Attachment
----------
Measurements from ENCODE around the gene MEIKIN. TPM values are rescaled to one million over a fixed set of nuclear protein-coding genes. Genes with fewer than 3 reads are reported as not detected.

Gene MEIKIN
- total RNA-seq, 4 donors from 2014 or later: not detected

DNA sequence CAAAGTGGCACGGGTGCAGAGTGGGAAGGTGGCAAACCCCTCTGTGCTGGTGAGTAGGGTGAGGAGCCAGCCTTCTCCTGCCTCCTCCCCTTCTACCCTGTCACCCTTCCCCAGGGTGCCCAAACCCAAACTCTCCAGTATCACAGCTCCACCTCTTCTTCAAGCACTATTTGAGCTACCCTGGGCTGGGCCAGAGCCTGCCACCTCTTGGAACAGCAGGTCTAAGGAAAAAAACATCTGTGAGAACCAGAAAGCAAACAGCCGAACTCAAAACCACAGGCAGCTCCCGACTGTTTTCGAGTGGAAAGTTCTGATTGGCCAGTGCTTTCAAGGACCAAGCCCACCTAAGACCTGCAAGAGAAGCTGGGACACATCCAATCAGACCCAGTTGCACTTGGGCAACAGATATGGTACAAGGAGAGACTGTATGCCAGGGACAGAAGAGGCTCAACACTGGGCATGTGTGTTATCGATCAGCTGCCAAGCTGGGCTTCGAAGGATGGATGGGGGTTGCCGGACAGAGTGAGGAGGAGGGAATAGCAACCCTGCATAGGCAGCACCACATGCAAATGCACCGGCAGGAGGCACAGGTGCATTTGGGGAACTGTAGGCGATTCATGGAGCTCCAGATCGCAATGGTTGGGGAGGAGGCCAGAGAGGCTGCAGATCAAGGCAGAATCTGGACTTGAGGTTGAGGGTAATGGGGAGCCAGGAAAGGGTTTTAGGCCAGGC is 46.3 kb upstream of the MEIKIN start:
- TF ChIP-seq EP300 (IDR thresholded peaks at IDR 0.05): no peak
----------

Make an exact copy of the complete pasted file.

Measurements from ENCODE around the gene MEIKIN. TPM values are rescaled to one million over a fixed set of nuclear protein-coding genes. Genes with fewer than 3 reads are reported as not detected.

Gene MEIKIN
- total RNA-seq, 4 donors from 2014 or later: not detected

DNA sequence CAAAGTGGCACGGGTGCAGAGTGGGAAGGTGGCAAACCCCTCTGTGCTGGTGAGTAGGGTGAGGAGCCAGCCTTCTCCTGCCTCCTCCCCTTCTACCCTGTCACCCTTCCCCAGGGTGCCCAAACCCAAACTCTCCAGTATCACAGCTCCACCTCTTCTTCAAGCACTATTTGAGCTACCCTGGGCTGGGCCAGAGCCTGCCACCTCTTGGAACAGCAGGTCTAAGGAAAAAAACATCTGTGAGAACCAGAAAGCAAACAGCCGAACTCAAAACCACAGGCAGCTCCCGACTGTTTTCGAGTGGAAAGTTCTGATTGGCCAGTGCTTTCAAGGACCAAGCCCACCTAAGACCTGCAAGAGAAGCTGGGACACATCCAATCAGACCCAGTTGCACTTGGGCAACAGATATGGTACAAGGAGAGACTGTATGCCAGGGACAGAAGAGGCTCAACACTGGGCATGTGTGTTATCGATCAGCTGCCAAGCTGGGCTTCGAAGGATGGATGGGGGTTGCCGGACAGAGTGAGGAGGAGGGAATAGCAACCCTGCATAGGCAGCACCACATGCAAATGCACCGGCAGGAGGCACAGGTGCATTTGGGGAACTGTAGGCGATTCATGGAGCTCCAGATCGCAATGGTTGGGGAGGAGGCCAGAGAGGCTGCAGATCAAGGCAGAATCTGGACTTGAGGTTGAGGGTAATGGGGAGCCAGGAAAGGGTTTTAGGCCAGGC is 46.3 kb upstream of the MEIKIN start:
- TF ChIP-seq EP300 (IDR thresholded peaks at IDR 0.05): no peak